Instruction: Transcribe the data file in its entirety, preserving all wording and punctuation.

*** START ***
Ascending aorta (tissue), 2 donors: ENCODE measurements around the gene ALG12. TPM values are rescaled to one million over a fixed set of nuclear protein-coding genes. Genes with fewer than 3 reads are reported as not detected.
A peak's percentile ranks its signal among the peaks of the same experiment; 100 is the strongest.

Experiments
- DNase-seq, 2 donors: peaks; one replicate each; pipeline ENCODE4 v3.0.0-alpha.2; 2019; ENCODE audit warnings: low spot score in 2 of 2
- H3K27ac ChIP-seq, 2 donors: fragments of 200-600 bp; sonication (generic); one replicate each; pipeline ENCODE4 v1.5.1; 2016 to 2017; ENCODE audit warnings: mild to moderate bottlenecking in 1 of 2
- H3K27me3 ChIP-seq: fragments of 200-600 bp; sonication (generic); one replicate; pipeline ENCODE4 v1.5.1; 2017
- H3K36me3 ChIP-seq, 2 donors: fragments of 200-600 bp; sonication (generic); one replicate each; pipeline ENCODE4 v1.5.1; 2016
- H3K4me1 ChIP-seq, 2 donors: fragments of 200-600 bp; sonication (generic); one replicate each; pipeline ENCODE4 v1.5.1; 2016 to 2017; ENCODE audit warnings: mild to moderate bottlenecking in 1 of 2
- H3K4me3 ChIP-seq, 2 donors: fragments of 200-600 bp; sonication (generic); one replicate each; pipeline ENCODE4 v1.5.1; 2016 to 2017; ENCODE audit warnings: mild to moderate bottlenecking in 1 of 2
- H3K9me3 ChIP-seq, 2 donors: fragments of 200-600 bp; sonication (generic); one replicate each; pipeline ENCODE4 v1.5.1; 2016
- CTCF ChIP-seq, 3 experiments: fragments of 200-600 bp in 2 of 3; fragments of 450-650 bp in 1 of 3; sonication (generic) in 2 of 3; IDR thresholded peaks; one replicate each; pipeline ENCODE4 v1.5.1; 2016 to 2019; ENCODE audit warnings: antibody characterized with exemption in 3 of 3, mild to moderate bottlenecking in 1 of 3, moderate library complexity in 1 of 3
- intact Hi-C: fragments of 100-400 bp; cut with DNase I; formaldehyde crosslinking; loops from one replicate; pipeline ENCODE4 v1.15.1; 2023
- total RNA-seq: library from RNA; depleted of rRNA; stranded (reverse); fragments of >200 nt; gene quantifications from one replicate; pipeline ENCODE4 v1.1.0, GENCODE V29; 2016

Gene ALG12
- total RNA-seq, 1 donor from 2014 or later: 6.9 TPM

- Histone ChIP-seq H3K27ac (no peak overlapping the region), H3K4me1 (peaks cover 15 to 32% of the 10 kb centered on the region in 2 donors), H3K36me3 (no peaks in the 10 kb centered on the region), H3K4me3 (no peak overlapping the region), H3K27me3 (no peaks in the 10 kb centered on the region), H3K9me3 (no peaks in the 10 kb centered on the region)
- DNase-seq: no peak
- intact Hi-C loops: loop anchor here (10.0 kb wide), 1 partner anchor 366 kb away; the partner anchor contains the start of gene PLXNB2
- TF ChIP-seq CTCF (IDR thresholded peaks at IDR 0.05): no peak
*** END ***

Ascending aorta (tissue), 2 donors: ENCODE measurements around the gene ALG12. TPM values are rescaled to one million over a fixed set of nuclear protein-coding genes. Genes with fewer than 3 reads are reported as not detected.
A peak's percentile ranks its signal among the peaks of the same experiment; 100 is the strongest.

Experiments
- DNase-seq, 2 donors: peaks; one replicate each; pipeline ENCODE4 v3.0.0-alpha.2; 2019; ENCODE audit warnings: low spot score in 2 of 2
- H3K27ac ChIP-seq, 2 donors: fragments of 200-600 bp; sonication (generic); one replicate each; pipeline ENCODE4 v1.5.1; 2016 to 2017; ENCODE audit warnings: mild to moderate bottlenecking in 1 of 2
- H3K27me3 ChIP-seq: fragments of 200-600 bp; sonication (generic); one replicate; pipeline ENCODE4 v1.5.1; 2017
- H3K36me3 ChIP-seq, 2 donors: fragments of 200-600 bp; sonication (generic); one replicate each; pipeline ENCODE4 v1.5.1; 2016
- H3K4me1 ChIP-seq, 2 donors: fragments of 200-600 bp; sonication (generic); one replicate each; pipeline ENCODE4 v1.5.1; 2016 to 2017; ENCODE audit warnings: mild to moderate bottlenecking in 1 of 2
- H3K4me3 ChIP-seq, 2 donors: fragments of 200-600 bp; sonication (generic); one replicate each; pipeline ENCODE4 v1.5.1; 2016 to 2017; ENCODE audit warnings: mild to moderate bottlenecking in 1 of 2
- H3K9me3 ChIP-seq, 2 donors: fragments of 200-600 bp; sonication (generic); one replicate each; pipeline ENCODE4 v1.5.1; 2016
- CTCF ChIP-seq, 3 experiments: fragments of 200-600 bp in 2 of 3; fragments of 450-650 bp in 1 of 3; sonication (generic) in 2 of 3; IDR thresholded peaks; one replicate each; pipeline ENCODE4 v1.5.1; 2016 to 2019; ENCODE audit warnings: antibody characterized with exemption in 3 of 3, mild to moderate bottlenecking in 1 of 3, moderate library complexity in 1 of 3
- intact Hi-C: fragments of 100-400 bp; cut with DNase I; formaldehyde crosslinking; loops from one replicate; pipeline ENCODE4 v1.15.1; 2023
- total RNA-seq: library from RNA; depleted of rRNA; stranded (reverse); fragments of >200 nt; gene quantifications from one replicate; pipeline ENCODE4 v1.1.0, GENCODE V29; 2016

Gene ALG12
- total RNA-seq, 1 donor from 2014 or later: 6.9 TPM

- Histone ChIP-seq H3K27ac (no peak overlapping the region), H3K4me1 (peaks cover 15 to 32% of the 10 kb centered on the region in 2 donors), H3K36me3 (no peaks in the 10 kb centered on the region), H3K4me3 (no peak overlapping the region), H3K27me3 (no peaks in the 10 kb centered on the region), H3K9me3 (no peaks in the 10 kb centered on the region)
- DNase-seq: no peak
- intact Hi-C loops: loop anchor here (10.0 kb wide), 1 partner anchor 366 kb away; the partner anchor contains the start of gene PLXNB2
- TF ChIP-seq CTCF (IDR thresholded peaks at IDR 0.05): no peak